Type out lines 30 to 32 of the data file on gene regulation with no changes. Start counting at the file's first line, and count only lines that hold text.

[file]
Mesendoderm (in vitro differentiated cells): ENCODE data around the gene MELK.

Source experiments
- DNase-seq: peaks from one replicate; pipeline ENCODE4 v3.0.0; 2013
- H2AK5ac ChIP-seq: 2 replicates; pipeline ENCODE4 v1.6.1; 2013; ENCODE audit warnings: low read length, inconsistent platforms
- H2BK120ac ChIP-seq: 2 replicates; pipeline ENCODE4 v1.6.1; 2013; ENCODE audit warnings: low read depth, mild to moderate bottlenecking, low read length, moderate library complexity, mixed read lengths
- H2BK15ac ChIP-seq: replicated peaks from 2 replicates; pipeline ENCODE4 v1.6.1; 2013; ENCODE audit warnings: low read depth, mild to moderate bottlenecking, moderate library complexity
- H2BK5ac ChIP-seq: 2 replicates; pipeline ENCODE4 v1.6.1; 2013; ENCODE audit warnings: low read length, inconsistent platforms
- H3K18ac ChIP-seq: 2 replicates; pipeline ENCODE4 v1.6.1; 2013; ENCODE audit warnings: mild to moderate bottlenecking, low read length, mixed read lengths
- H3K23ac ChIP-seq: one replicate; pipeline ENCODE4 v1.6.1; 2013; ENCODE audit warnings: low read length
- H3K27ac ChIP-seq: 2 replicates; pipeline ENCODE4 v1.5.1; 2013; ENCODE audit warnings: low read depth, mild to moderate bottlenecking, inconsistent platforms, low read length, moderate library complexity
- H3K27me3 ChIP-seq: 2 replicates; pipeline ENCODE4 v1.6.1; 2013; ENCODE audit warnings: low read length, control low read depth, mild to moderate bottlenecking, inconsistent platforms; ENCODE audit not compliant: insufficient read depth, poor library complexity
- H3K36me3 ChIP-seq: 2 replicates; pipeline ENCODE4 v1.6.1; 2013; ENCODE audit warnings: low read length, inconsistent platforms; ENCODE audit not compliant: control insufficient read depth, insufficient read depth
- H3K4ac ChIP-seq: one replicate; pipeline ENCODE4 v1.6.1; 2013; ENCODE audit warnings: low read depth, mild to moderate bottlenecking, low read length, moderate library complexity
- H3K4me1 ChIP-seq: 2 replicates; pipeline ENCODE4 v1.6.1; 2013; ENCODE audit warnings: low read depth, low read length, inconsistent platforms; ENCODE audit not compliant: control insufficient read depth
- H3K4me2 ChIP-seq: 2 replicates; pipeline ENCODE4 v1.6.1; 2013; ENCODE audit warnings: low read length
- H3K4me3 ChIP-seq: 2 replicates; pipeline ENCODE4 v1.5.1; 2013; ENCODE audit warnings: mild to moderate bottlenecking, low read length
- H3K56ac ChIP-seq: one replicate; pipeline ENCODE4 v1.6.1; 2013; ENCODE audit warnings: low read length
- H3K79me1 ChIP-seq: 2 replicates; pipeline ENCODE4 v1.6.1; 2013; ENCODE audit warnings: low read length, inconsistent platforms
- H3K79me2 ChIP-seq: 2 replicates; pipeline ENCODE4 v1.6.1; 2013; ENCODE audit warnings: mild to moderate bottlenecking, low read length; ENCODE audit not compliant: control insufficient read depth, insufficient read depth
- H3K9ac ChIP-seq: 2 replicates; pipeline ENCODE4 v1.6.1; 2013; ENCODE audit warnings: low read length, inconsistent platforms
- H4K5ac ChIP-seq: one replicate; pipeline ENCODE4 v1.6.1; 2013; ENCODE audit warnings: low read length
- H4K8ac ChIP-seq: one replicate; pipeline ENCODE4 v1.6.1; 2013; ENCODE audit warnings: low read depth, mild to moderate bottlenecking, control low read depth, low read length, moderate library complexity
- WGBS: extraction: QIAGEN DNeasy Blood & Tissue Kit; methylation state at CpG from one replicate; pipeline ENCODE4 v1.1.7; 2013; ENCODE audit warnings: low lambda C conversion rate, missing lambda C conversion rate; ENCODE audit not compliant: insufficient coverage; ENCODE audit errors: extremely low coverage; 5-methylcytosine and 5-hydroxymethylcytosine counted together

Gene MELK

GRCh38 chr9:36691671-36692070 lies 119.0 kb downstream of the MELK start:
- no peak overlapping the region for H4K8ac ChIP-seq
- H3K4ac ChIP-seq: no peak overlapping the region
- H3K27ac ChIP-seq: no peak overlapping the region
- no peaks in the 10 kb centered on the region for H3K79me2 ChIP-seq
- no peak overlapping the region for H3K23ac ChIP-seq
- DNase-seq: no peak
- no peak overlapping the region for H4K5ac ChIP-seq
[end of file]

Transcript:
- no peak overlapping the region for H3K23ac ChIP-seq
- DNase-seq: no peak
- no peak overlapping the region for H4K5ac ChIP-seq